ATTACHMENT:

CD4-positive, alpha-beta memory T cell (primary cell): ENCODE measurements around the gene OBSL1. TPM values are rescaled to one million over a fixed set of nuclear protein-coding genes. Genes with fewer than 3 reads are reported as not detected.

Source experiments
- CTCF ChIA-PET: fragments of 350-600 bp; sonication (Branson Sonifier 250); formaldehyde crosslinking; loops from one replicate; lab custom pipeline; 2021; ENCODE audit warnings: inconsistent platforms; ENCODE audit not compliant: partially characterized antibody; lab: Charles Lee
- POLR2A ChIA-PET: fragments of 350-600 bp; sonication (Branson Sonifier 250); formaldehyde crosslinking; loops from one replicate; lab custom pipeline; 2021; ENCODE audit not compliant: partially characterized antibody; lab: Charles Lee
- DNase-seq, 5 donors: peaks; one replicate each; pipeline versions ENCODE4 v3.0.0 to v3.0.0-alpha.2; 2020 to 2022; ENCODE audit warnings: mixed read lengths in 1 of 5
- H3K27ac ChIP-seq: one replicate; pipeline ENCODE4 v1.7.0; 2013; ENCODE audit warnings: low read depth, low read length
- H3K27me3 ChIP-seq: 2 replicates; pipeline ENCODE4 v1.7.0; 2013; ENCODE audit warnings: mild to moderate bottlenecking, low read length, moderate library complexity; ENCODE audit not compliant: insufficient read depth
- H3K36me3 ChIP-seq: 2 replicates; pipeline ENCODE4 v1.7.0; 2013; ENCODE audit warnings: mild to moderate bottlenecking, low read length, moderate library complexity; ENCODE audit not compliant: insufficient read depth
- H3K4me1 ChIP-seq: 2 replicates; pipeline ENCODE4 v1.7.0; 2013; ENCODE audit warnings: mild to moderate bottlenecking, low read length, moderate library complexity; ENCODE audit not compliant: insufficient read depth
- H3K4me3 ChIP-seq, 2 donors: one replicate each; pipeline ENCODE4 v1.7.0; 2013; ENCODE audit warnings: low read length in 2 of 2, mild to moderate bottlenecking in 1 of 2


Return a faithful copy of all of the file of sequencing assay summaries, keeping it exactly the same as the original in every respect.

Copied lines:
CD4-positive, alpha-beta memory T cell (primary cell): ENCODE measurements around the gene OBSL1. TPM values are rescaled to one million over a fixed set of nuclear protein-coding genes. Genes with fewer than 3 reads are reported as not detected.

Source experiments
- CTCF ChIA-PET: fragments of 350-600 bp; sonication (Branson Sonifier 250); formaldehyde crosslinking; loops from one replicate; lab custom pipeline; 2021; ENCODE audit warnings: inconsistent platforms; ENCODE audit not compliant: partially characterized antibody; lab: Charles Lee
- POLR2A ChIA-PET: fragments of 350-600 bp; sonication (Branson Sonifier 250); formaldehyde crosslinking; loops from one replicate; lab custom pipeline; 2021; ENCODE audit not compliant: partially characterized antibody; lab: Charles Lee
- DNase-seq, 5 donors: peaks; one replicate each; pipeline versions ENCODE4 v3.0.0 to v3.0.0-alpha.2; 2020 to 2022; ENCODE audit warnings: mixed read lengths in 1 of 5
- H3K27ac ChIP-seq: one replicate; pipeline ENCODE4 v1.7.0; 2013; ENCODE audit warnings: low read depth, low read length
- H3K27me3 ChIP-seq: 2 replicates; pipeline ENCODE4 v1.7.0; 2013; ENCODE audit warnings: mild to moderate bottlenecking, low read length, moderate library complexity; ENCODE audit not compliant: insufficient read depth
- H3K36me3 ChIP-seq: 2 replicates; pipeline ENCODE4 v1.7.0; 2013; ENCODE audit warnings: mild to moderate bottlenecking, low read length, moderate library complexity; ENCODE audit not compliant: insufficient read depth
- H3K4me1 ChIP-seq: 2 replicates; pipeline ENCODE4 v1.7.0; 2013; ENCODE audit warnings: mild to moderate bottlenecking, low read length, moderate library complexity; ENCODE audit not compliant: insufficient read depth
- H3K4me3 ChIP-seq, 2 donors: one replicate each; pipeline ENCODE4 v1.7.0; 2013; ENCODE audit warnings: low read length in 2 of 2, mild to moderate bottlenecking in 1 of 2